The RFP required offerors to submit proposals that correlated directly with the specific proposal instructions, warning that failure to submit a proposal in the manner prescribed could result in exclusion of the proposal from the competition.  RFP amend. 9 § L‑2(b) at 509.  In essence, offerors only needed to address enumerated sections of the PWS in their proposals.  COS/MOL at 8. 

Because PWS section 3.3.7.4.1.d, providing required personnel, parts, consumables, tools, and support/test equipment for GFP, was not referenced in the proposal submission instructions, offerors were not required to address these items in their initial proposals.  Hence, the initial evaluation included no technical findings with regard to providing the items enumerated in this section.  COS/MOL at 8; see Initial SSEB Report at 43‑54.

Also relevant to this protest, the RFP requires the contractor to perform data center services tasks, which include technology and critical infrastructure activities supporting the operations and maintenance of data centers and IT services.  PWS § 3.3.5.2 at 101.  This encompasses managing all the processes, products, and operations guaranteeing future and current solutions are sustained and successfully implemented.  Id.

At the time initial proposals were submitted, the solicitation included a list of the GFP IT equipment necessary to perform PWS section 3.3.5.2, data center services.  AR, Tab 2, RFP amend. 9, attach. J5, GFP List; COS/MOL at 9.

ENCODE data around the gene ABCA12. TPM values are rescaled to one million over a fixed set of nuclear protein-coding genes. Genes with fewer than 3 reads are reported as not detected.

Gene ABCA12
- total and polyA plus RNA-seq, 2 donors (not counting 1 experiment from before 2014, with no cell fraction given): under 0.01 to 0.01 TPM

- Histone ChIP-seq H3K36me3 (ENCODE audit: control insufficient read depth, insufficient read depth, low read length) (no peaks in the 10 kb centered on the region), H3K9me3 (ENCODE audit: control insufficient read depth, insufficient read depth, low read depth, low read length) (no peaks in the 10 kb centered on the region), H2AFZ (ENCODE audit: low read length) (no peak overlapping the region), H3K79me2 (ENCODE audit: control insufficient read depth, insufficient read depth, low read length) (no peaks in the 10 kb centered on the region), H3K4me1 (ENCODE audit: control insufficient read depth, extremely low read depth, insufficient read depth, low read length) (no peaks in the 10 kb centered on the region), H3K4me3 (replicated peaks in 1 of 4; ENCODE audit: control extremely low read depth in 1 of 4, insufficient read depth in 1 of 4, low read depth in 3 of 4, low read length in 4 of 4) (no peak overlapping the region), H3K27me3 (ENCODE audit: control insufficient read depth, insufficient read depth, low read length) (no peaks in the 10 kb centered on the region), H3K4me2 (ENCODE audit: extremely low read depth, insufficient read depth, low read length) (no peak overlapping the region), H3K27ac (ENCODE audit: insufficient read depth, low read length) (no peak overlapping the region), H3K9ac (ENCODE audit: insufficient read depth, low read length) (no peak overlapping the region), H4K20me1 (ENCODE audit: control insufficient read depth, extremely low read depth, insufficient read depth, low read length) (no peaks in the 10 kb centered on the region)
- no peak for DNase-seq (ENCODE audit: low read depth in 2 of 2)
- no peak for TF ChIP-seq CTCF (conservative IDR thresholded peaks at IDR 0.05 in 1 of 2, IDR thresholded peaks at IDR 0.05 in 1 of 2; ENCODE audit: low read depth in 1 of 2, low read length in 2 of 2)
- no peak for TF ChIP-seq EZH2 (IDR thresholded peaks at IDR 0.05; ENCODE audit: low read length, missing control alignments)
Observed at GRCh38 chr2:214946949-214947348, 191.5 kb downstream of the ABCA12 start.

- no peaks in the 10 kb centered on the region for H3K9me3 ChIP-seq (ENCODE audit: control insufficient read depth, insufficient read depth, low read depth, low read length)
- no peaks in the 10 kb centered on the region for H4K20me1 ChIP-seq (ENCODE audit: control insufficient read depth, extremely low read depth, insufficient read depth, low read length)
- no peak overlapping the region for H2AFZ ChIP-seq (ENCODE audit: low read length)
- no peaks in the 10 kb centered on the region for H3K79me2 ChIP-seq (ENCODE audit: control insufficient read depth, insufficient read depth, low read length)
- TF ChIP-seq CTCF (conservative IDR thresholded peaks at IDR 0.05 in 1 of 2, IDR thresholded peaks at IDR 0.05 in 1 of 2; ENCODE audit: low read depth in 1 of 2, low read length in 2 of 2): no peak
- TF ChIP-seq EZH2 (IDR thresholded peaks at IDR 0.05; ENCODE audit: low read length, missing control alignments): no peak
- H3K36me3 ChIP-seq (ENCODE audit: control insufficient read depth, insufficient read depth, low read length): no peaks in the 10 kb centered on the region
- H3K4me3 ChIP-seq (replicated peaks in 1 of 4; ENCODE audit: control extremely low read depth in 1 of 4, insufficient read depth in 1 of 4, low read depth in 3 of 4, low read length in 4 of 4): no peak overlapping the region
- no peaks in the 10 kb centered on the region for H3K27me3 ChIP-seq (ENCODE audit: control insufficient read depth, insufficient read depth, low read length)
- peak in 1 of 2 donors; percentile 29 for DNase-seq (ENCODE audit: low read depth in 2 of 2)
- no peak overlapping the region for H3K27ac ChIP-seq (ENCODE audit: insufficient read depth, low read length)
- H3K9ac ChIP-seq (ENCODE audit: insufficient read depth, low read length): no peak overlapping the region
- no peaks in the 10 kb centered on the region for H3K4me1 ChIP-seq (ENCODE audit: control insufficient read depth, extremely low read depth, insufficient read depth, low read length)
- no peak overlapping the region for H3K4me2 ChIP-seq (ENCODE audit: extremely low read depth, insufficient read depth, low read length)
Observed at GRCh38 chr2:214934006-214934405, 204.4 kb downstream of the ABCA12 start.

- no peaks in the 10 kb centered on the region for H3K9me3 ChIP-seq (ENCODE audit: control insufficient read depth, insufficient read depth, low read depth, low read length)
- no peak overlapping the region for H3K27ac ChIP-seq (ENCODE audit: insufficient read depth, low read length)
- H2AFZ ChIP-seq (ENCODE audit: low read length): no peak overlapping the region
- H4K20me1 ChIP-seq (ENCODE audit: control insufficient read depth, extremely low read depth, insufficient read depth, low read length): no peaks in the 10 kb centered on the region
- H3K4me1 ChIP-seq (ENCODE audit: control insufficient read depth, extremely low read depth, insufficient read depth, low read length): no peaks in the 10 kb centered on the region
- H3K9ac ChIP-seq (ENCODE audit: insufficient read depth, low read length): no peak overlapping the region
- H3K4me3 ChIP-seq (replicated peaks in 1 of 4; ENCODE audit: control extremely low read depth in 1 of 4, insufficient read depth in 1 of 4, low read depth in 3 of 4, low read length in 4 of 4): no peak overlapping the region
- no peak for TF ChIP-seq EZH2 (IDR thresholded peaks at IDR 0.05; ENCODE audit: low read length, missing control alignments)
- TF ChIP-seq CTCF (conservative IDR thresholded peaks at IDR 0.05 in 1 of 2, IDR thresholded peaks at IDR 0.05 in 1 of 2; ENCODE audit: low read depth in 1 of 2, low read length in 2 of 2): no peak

The solicitation did not require offerors to address data center services in their proposals.  See RFP amend. 9 § L‑4(c)(2) at 517.  However, as part of the cost/price evaluation, the Navy evaluated a contract line item number (CLIN 0019) for data center operations.  RFP amend. 9 at Table M-1.  Under CLIN 0019, the SMIT contractor provides maintenance support functions, including the management of products.  RFP amend. 9 at 357; RFP amend. 9, PWS § 3.3.5.2.  During the Navy’s initial evaluation of cost/price proposals, the evaluators identified and documented a finding that GDIT included an incorrect assumption within its cost/price methodology for CLIN 0019.  AR, Tab 18, GDIT Cost/Price EN at No. 69.  This finding, which was included in the cost/price ENs and submitted to GDIT when discussions opened, provided as follows:

GDIT states, ‘The Government will provide the repair parts and spares needed to maintain equipment[.]’  This is incorrect.  In accordance with PWS section 3.3.5.2, Data Center Services, the Offeror’s proposed price must include the preventative maintenance on all non‑IT assets listed in Attachment J‑5.

Id.  The Navy gave GDIT an opportunity to seek clarifications; however, GDIT did not do so and the Navy provided no further information about this finding.  AR, Tab 21, GDIT Cost/Price EN Clarifications at No. 69; AR, Tab 23, GDIT Cost/Price EN Government Response Final at No. 69.

After the Navy opened discussions, it amended the solicitation several more times before requesting FPRs.  In conjunction with each amendment, the agency afforded offerors the opportunity to ask questions, to which the agency responded.  See COS/MOL at 10‑27 (agency’s detailed timeline and description of amendments, questions, and answers).  On August 26, 2019, the Navy closed discussions and issued amendment 013, seeking FPRs from offerors due September 12.[7]  AR, Tab 31, GDIT FPR Letter.